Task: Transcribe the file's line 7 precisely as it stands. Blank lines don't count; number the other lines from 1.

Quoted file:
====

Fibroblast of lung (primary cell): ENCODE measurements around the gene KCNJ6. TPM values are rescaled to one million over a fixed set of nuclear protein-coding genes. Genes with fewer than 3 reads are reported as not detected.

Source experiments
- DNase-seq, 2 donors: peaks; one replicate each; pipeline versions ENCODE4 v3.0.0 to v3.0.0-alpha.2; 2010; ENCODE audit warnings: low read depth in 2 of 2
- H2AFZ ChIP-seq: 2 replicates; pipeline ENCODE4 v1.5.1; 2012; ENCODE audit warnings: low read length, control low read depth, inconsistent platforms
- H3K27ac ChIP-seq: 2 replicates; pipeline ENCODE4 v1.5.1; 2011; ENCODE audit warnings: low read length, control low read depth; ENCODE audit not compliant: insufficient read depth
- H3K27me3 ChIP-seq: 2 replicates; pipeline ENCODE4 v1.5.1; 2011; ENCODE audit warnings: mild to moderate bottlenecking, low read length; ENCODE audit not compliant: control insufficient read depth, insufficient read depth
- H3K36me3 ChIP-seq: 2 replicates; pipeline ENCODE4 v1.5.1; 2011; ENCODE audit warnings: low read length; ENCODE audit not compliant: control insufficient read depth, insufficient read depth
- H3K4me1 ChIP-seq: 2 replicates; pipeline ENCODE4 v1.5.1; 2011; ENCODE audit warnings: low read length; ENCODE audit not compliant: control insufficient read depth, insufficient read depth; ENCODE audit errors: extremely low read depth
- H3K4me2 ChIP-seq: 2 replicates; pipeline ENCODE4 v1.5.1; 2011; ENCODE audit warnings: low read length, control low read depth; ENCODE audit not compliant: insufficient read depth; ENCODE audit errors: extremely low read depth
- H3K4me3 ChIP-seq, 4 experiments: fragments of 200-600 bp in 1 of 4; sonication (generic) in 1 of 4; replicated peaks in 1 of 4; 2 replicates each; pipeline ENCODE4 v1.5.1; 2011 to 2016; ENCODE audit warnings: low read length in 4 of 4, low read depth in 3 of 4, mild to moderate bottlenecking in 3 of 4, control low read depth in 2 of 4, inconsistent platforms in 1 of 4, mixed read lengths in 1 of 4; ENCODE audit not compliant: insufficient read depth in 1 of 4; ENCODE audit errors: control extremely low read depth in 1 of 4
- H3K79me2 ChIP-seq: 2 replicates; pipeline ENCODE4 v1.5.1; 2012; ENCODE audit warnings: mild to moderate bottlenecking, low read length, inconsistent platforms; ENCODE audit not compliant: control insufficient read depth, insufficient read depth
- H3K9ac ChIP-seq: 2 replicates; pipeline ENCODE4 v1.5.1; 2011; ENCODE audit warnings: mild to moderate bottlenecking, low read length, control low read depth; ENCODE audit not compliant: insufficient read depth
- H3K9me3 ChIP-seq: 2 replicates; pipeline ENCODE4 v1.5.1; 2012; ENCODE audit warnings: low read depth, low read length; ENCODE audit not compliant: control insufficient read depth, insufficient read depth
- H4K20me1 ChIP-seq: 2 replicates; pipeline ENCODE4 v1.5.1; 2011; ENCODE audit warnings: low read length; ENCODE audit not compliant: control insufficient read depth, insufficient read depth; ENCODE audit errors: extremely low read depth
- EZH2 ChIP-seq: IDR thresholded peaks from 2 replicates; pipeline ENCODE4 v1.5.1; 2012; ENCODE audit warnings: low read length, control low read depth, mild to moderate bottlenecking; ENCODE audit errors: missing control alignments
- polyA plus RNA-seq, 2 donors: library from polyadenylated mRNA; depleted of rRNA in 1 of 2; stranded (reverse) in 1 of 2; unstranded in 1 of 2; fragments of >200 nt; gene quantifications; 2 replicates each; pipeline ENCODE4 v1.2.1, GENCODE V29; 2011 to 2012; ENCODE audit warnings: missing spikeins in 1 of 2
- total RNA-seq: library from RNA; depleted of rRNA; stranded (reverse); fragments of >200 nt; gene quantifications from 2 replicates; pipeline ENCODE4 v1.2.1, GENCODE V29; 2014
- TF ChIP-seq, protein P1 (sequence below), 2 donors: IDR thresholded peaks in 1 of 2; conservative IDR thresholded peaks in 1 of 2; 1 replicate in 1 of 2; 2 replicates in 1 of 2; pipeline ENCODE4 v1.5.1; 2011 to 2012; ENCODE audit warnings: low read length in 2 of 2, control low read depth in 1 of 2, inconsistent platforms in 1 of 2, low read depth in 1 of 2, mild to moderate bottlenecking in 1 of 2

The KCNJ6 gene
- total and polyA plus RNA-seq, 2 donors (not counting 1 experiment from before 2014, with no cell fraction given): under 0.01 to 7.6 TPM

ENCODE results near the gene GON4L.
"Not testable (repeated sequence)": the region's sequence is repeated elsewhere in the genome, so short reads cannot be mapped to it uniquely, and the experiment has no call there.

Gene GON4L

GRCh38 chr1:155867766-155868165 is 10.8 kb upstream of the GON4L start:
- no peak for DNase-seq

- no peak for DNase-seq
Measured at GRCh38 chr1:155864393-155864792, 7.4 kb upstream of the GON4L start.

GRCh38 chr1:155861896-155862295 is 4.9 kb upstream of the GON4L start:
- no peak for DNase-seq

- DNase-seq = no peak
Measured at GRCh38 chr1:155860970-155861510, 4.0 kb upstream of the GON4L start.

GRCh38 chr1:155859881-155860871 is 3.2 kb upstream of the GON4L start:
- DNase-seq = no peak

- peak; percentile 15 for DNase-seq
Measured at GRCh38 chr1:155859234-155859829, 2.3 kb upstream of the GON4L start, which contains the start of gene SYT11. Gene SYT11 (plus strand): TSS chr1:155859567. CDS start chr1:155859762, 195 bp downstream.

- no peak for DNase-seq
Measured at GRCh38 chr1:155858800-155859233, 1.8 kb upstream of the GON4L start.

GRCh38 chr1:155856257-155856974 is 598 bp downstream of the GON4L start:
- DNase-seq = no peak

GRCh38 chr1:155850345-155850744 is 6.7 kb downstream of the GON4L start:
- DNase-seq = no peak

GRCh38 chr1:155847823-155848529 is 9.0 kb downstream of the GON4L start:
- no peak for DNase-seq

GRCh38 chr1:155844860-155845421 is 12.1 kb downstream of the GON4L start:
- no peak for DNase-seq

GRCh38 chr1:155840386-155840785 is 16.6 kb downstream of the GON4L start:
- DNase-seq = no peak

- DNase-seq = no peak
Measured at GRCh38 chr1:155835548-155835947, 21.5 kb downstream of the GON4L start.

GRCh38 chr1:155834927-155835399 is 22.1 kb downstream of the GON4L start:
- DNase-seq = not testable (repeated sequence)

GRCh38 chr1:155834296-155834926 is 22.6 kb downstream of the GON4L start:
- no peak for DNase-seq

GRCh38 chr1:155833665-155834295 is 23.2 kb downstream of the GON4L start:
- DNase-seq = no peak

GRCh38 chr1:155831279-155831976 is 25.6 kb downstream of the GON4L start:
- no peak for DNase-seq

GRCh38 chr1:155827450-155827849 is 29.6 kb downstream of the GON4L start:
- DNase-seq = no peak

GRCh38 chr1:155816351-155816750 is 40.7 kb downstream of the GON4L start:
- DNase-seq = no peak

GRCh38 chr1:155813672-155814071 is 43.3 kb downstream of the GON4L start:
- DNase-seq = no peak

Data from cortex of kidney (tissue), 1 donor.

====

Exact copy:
- H3K36me3 ChIP-seq: 2 replicates; pipeline ENCODE4 v1.5.1; 2011; ENCODE audit warnings: low read length; ENCODE audit not compliant: control insufficient read depth, insufficient read depth